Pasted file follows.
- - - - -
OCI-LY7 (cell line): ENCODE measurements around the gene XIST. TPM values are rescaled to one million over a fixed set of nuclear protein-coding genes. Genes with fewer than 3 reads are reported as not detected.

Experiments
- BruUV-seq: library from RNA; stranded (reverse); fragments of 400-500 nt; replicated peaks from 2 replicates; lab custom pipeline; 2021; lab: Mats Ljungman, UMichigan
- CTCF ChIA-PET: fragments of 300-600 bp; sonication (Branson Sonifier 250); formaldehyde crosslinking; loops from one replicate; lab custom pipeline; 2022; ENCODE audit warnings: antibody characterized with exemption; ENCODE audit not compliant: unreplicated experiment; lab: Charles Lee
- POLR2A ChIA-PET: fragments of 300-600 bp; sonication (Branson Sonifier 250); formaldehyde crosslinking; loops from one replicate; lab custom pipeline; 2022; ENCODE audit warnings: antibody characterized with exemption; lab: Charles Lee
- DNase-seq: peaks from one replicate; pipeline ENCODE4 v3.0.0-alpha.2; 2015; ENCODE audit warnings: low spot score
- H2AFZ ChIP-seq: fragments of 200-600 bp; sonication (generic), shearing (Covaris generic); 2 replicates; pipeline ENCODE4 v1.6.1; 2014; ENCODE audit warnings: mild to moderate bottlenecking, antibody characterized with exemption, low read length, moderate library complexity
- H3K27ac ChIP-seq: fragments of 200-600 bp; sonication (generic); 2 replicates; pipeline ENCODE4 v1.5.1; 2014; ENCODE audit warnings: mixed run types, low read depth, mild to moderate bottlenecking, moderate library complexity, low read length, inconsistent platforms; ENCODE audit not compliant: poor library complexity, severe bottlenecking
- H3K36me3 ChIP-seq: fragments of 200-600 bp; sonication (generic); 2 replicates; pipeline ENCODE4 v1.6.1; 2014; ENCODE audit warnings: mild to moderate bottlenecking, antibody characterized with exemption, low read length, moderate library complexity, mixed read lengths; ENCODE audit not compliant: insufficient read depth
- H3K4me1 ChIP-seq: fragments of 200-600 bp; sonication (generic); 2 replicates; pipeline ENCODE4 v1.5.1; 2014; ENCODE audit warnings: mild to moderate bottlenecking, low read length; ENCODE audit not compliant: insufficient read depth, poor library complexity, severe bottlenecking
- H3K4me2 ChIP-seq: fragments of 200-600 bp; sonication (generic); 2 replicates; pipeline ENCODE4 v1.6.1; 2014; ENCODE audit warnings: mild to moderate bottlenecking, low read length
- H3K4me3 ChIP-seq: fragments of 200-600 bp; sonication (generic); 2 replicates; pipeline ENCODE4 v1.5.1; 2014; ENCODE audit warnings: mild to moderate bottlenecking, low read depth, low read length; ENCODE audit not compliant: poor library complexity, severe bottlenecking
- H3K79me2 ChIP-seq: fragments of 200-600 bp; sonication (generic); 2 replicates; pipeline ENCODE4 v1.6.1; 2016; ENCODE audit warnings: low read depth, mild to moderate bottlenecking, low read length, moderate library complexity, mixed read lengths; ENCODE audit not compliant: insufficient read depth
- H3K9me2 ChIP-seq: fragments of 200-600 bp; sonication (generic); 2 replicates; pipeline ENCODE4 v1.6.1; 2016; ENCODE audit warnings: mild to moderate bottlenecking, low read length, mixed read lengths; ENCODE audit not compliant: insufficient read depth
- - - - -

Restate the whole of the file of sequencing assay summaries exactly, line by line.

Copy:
OCI-LY7 (cell line): ENCODE measurements around the gene XIST. TPM values are rescaled to one million over a fixed set of nuclear protein-coding genes. Genes with fewer than 3 reads are reported as not detected.

Experiments
- BruUV-seq: library from RNA; stranded (reverse); fragments of 400-500 nt; replicated peaks from 2 replicates; lab custom pipeline; 2021; lab: Mats Ljungman, UMichigan
- CTCF ChIA-PET: fragments of 300-600 bp; sonication (Branson Sonifier 250); formaldehyde crosslinking; loops from one replicate; lab custom pipeline; 2022; ENCODE audit warnings: antibody characterized with exemption; ENCODE audit not compliant: unreplicated experiment; lab: Charles Lee
- POLR2A ChIA-PET: fragments of 300-600 bp; sonication (Branson Sonifier 250); formaldehyde crosslinking; loops from one replicate; lab custom pipeline; 2022; ENCODE audit warnings: antibody characterized with exemption; lab: Charles Lee
- DNase-seq: peaks from one replicate; pipeline ENCODE4 v3.0.0-alpha.2; 2015; ENCODE audit warnings: low spot score
- H2AFZ ChIP-seq: fragments of 200-600 bp; sonication (generic), shearing (Covaris generic); 2 replicates; pipeline ENCODE4 v1.6.1; 2014; ENCODE audit warnings: mild to moderate bottlenecking, antibody characterized with exemption, low read length, moderate library complexity
- H3K27ac ChIP-seq: fragments of 200-600 bp; sonication (generic); 2 replicates; pipeline ENCODE4 v1.5.1; 2014; ENCODE audit warnings: mixed run types, low read depth, mild to moderate bottlenecking, moderate library complexity, low read length, inconsistent platforms; ENCODE audit not compliant: poor library complexity, severe bottlenecking
- H3K36me3 ChIP-seq: fragments of 200-600 bp; sonication (generic); 2 replicates; pipeline ENCODE4 v1.6.1; 2014; ENCODE audit warnings: mild to moderate bottlenecking, antibody characterized with exemption, low read length, moderate library complexity, mixed read lengths; ENCODE audit not compliant: insufficient read depth
- H3K4me1 ChIP-seq: fragments of 200-600 bp; sonication (generic); 2 replicates; pipeline ENCODE4 v1.5.1; 2014; ENCODE audit warnings: mild to moderate bottlenecking, low read length; ENCODE audit not compliant: insufficient read depth, poor library complexity, severe bottlenecking
- H3K4me2 ChIP-seq: fragments of 200-600 bp; sonication (generic); 2 replicates; pipeline ENCODE4 v1.6.1; 2014; ENCODE audit warnings: mild to moderate bottlenecking, low read length
- H3K4me3 ChIP-seq: fragments of 200-600 bp; sonication (generic); 2 replicates; pipeline ENCODE4 v1.5.1; 2014; ENCODE audit warnings: mild to moderate bottlenecking, low read depth, low read length; ENCODE audit not compliant: poor library complexity, severe bottlenecking
- H3K79me2 ChIP-seq: fragments of 200-600 bp; sonication (generic); 2 replicates; pipeline ENCODE4 v1.6.1; 2016; ENCODE audit warnings: low read depth, mild to moderate bottlenecking, low read length, moderate library complexity, mixed read lengths; ENCODE audit not compliant: insufficient read depth
- H3K9me2 ChIP-seq: fragments of 200-600 bp; sonication (generic); 2 replicates; pipeline ENCODE4 v1.6.1; 2016; ENCODE audit warnings: mild to moderate bottlenecking, low read length, mixed read lengths; ENCODE audit not compliant: insufficient read depth